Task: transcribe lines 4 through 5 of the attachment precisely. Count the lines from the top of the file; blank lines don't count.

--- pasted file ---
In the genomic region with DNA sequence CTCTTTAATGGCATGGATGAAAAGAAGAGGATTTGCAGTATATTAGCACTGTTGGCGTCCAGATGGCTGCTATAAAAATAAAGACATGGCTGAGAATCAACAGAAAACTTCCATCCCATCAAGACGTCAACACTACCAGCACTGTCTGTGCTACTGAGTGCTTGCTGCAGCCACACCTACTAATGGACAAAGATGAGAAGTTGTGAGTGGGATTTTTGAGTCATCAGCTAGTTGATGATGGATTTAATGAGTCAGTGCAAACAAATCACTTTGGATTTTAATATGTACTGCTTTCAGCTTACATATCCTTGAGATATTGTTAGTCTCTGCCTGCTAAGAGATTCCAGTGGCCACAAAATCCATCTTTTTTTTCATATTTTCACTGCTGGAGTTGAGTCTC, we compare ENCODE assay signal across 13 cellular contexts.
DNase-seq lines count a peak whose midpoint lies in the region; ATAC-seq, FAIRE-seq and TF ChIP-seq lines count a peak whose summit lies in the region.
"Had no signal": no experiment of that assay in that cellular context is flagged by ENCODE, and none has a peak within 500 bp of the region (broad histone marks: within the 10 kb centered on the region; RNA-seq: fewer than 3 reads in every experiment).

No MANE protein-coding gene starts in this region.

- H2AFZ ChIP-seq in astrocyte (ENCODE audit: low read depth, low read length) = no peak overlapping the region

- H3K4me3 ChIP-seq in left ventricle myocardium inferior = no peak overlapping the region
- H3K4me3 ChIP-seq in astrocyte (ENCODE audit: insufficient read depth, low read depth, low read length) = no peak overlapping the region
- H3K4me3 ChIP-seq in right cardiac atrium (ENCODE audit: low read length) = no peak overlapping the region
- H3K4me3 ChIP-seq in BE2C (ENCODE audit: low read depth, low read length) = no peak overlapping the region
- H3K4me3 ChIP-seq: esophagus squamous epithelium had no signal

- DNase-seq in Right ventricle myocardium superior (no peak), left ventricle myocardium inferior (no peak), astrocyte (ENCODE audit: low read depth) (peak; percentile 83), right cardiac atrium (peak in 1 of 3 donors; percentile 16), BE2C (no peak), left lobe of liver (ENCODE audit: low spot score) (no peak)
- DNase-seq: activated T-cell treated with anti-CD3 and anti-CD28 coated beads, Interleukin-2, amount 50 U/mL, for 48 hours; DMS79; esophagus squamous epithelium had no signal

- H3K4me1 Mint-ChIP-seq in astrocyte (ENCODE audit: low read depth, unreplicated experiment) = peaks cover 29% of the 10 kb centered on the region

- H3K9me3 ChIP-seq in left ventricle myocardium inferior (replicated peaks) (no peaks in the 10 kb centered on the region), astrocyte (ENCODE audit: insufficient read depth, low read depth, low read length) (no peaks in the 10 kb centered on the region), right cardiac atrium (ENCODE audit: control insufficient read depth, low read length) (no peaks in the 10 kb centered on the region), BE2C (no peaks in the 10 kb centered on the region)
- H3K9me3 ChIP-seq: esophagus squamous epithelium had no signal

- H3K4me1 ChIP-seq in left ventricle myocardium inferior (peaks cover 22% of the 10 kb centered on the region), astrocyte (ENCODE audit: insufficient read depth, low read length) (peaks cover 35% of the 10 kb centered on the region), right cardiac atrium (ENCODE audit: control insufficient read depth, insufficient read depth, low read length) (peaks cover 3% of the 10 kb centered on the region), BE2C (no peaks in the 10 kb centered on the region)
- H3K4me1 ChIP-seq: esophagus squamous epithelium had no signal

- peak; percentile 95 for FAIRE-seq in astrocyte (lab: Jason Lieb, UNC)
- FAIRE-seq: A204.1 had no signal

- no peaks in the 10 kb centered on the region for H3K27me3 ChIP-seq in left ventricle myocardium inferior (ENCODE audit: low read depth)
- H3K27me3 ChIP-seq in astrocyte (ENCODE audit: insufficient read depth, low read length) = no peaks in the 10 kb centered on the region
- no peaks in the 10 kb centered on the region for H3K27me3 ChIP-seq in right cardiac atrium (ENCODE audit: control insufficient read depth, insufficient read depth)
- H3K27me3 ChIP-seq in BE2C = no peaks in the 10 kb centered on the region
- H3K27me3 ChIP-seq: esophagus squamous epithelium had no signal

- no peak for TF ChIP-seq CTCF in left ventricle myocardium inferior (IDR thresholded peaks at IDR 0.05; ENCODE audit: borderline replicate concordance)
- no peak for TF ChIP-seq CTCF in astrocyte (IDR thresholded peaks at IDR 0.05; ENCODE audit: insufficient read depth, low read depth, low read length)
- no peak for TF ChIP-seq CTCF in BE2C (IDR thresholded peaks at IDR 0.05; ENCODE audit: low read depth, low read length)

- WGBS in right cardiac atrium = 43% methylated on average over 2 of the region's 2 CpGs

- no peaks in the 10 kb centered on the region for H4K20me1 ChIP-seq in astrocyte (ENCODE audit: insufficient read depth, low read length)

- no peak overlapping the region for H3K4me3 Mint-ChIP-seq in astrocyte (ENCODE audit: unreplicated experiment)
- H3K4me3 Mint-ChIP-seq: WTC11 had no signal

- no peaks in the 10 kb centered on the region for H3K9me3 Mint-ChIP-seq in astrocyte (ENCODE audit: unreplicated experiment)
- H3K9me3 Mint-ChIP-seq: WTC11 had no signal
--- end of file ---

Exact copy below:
No MANE protein-coding gene starts in this region.

- H2AFZ ChIP-seq in astrocyte (ENCODE audit: low read depth, low read length) = no peak overlapping the region